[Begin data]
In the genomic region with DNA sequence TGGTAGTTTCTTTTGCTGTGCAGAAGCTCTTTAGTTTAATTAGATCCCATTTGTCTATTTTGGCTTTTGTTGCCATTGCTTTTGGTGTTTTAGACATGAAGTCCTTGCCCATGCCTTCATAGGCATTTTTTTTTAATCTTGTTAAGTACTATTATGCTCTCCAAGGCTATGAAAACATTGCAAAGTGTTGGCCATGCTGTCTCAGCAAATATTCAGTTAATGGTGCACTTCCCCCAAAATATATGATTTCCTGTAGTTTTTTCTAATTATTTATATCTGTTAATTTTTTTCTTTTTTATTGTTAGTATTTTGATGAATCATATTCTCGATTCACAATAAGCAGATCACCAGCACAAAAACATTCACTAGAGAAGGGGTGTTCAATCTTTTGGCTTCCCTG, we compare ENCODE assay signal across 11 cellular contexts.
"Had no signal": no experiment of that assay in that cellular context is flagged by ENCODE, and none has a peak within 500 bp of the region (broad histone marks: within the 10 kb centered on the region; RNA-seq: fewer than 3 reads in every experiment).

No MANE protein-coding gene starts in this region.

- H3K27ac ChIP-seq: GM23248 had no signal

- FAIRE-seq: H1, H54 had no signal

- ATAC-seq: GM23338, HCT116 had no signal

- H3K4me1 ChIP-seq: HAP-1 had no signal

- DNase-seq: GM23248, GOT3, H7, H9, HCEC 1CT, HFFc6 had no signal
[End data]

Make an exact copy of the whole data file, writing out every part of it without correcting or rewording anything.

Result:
In the genomic region with DNA sequence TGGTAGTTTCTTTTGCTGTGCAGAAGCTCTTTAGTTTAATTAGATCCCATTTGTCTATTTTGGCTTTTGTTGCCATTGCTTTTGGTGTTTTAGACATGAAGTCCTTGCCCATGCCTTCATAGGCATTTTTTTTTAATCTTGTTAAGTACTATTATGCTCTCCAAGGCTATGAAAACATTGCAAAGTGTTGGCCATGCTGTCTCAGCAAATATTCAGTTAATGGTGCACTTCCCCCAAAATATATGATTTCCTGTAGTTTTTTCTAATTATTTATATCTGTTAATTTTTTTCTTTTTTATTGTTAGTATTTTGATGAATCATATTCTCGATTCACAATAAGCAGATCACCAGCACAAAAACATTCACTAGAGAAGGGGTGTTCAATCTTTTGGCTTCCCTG, we compare ENCODE assay signal across 11 cellular contexts.
"Had no signal": no experiment of that assay in that cellular context is flagged by ENCODE, and none has a peak within 500 bp of the region (broad histone marks: within the 10 kb centered on the region; RNA-seq: fewer than 3 reads in every experiment).

No MANE protein-coding gene starts in this region.

- H3K27ac ChIP-seq: GM23248 had no signal

- FAIRE-seq: H1, H54 had no signal

- ATAC-seq: GM23338, HCT116 had no signal

- H3K4me1 ChIP-seq: HAP-1 had no signal

- DNase-seq: GM23248, GOT3, H7, H9, HCEC 1CT, HFFc6 had no signal